By Tony Attwood
Fifa as we know, wants to own everything. And by “own” I mean that 100%. Fifa wants total control of all incoming money both the legal (a minor part of the operation) and the illegal (the bribes, the fraud, the re-selling, the executive jet flights across the world…)
But now suddenly out of nowhere up pops two Uefa events that challenge the corrupt world body’s attempt to gather the entire GDP of the universe and circulate it amongst the cronies – the champions league and Europa Cup play offs. Helped not only by the sense of dislocation from football most of us are feeling, but also by the fact that the matches really are rather entertaining.
Eight goals going in against Barcelona… well Untold has been telling anyone who wanted to listen since Barcelona city went into lockdown that the club was in really big trouble. From the moment the museum shut, the alarm bells were ringing, and now the bell tolls (if you get my drift).
Olympique Lyonnais knocking in three against the mutli-trillionaires of Manchester City whose supporters (or at least the ones writing to this site) claimed that the CAS ruling meant the club had done nothing wrong and was free to keep spending anything it wanted as a result.
And even Uefa, which in terms of its fight against Manchester City moved at the speed of a slug having a restful afternoon after eating a fine feast of plants, lichens, mushrooms, and a side dish of carrion, is waking up and thinking, maybe, with Fifa in utter turmoil, we’ve got a chance here. If we can just remember where we put the mobile phone…
Of course there are some who are saying that Fifa will be emboldened by Uefa’s success with the play offs and will push ahead with its own Club World Cup – which is due to take place next year in China. The idea is that 24 of the biggest and most corrupt clubs from around the world will play a mini-league series and then a knock out semi-final and final.
The point of the Fifa idea is that there are still a few weeks in the year occasionally when players are not playing, and such slothfulness cannot be allowed to continue while there is money that can be slipped into the pockets of senior executives.
The TV money alone is said to be in the tens of billions of dollars and that is before we start counting the bribes and backhanders which will decide who wins the contracts. (Who wins the cup doesn’t matter; the contract is everything).
And there are already suggestions that Gianni Infantino could appeal to Uefa to come to his rescue rather than (as seems to be happening at the moment) Uefa standing back and enjoying the show of him and his Swiss pals from the local Canton being taken apart by the legal inquisitors with reference to his dubious past activities. One deal being mentioned is Fifa agrees to give Uefa a free run with summer tournaments, in return for Uefa testifying on Infantino’s behalf.
If not, the Fifa ploy would be to dangle the notion of the Club World Cup in front of the major Leagues (including of course the Premier League) and promise that all the money would go to the clubs and their leagues, with just a few percent being taken by Fifa.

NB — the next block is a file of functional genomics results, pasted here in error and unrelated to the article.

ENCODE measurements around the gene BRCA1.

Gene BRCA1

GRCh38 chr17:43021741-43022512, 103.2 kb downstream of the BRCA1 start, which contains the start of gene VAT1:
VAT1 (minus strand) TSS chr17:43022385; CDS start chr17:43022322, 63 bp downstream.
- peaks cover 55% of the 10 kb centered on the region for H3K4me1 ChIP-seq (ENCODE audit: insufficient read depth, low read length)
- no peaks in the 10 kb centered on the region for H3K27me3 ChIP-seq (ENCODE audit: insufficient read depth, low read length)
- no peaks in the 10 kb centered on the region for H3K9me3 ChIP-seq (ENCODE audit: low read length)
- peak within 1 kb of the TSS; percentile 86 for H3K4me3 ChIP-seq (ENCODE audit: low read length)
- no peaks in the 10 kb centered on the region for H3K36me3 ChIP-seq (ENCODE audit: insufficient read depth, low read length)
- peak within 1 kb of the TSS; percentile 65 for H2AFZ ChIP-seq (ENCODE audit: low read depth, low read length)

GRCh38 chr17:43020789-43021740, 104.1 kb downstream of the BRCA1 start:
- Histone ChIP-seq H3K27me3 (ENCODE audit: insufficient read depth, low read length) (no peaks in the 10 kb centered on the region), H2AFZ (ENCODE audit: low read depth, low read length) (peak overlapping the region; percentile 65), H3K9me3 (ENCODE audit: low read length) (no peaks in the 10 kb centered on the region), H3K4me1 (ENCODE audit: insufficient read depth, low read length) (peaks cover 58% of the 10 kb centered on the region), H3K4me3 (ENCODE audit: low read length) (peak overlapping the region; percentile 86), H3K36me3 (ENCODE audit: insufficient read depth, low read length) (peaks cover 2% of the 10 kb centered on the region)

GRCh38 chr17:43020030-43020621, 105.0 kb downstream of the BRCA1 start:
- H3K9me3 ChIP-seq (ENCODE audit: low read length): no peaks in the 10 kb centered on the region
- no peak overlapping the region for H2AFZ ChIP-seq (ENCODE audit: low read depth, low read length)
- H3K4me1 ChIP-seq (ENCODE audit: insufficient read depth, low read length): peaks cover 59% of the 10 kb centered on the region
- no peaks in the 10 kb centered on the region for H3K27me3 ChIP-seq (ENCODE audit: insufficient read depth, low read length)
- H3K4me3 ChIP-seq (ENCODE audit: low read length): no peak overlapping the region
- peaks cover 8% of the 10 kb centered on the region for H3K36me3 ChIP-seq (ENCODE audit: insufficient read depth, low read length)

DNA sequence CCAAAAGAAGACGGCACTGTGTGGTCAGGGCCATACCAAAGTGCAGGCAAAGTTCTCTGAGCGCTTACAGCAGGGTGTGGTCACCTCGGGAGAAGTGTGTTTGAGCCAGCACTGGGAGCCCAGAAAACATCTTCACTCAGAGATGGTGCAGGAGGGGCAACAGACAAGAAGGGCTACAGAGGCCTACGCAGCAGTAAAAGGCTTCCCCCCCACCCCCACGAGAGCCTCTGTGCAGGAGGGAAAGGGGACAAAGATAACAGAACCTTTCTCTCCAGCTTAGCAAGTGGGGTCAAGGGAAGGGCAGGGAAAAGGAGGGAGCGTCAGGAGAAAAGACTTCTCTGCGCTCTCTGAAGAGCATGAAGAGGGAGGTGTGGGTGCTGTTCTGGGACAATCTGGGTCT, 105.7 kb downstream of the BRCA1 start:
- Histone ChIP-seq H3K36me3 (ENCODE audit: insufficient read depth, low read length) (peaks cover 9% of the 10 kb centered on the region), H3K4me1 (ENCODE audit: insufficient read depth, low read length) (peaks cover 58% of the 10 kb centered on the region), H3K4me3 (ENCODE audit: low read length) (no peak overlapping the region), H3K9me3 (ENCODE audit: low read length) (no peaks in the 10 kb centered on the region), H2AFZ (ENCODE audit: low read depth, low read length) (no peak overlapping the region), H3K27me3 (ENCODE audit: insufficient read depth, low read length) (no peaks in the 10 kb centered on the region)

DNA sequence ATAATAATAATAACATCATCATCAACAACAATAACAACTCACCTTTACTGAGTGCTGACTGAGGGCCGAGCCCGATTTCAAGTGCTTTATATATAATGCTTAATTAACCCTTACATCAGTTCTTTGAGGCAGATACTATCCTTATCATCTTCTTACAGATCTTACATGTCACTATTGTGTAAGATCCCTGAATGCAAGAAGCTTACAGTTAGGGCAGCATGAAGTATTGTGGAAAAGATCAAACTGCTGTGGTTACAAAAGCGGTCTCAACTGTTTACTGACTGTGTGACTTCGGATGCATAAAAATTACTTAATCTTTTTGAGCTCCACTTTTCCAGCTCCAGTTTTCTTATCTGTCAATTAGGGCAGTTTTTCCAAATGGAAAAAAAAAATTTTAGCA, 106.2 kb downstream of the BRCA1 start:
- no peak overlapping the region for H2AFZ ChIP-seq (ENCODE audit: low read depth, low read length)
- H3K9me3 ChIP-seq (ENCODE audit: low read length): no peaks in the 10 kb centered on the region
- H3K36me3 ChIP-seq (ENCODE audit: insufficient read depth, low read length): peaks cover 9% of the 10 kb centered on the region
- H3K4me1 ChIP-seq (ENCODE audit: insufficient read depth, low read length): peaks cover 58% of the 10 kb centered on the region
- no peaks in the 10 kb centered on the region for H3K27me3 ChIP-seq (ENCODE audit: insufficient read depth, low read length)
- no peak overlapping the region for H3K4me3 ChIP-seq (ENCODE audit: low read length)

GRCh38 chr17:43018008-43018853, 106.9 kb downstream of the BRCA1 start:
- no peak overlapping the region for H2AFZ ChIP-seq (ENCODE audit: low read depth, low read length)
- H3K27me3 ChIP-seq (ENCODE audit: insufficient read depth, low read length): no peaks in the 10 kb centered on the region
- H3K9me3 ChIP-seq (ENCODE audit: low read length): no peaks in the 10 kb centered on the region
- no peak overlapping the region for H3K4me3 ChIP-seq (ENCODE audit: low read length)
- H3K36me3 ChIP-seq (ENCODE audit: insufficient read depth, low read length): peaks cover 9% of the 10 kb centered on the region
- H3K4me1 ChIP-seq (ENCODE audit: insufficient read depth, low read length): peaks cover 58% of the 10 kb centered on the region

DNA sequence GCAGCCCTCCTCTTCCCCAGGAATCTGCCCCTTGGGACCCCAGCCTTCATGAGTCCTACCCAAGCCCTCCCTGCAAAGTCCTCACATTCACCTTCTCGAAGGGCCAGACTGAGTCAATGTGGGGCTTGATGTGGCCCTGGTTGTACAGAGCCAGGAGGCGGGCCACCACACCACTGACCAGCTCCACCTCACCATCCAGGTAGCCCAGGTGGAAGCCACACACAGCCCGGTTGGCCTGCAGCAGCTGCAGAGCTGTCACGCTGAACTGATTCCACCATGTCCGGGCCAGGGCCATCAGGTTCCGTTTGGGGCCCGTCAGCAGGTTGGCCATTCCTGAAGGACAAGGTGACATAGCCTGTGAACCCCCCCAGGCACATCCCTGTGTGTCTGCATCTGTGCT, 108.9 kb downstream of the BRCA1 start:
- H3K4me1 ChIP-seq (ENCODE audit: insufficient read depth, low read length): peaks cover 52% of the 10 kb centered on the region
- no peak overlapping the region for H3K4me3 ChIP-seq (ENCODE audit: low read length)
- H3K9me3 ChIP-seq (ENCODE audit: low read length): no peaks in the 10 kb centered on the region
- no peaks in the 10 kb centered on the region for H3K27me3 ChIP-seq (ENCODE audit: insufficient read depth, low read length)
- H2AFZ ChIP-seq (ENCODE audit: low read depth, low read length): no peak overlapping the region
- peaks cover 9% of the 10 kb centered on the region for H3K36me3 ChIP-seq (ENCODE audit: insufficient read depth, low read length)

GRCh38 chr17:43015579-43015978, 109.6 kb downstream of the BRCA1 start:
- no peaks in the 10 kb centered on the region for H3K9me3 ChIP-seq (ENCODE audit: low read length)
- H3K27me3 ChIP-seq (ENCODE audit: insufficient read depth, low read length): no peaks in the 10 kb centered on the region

Let us run it and we’ll make you rich, is their cry. Leave it to Uefa (which of course is far less rich – and far less corrupt than Fifa but very very very very slow in doing stuff), and they will do that strange, weird, spooky “democratic” thing and spread the money around a bit. A couple of million dollars to each Premier League club to do with as they wish? Why not, that’s Fifa’s way. Always so generous. And here’s the bank account details for your donation to the widows and orphans fund.
And what would Uefa do if they got a regular summer tournament, cry these wonderful people from Fifa? Why, they’ll start wasting it on community football (whatever that is) and those pesky little lower leagues. And the widows and orphans. Who needs them?
But the question of “who needs real live football with real live people in the ground?” is a good one given that the government in England has just given the green light for football below the National League to resume with spectators this coming season.
That means that my local club, Corby Town, who reside in the Southern League Division One (Central) can open the gates and take some money. Corby were third in their League when the season was abandoned. The average gate is around 400 – which alongside the burger and beer sales is their prime form of income. A few quid from the local store in sponsorship money, but that’s about it.
I shall be popping along of course, and although it is none of my business how you spend your spare time, I do hope you might consider going to see your local club when there is no PL footbal to see. We do need these clubs and supporting your local team does mean you will be able to go and see some live football – irrespective of what Arsenal decide to do in terms of letting us in.
Meanwhile Arsenal play in the Charity Shield at 4.30pm on 29 August. In the UK it is on the appallingly awful BT Sprout, so the panel will be six Liverpudlians and a cocker spaniel; the dog representing Arsenal views on the grounds that cocker sounds a bit like cockney.
- The Women’s Champions League – Arsenal’s squad
- Women’s Champions League conclusion 2020 – a preview
- After City Group and Red Bull now a third group: it’s the future of football
- The home and away scandal: ignorance, or cover up?
- The reason why Liverpool and Man C are ahead of Arsenal.
- How which referee a club gets has a major impact on the result of each game
- The statistical evidence that shows PGMO are biased against Arsenal
- How European football has taken up the fight against clubs breaking FFP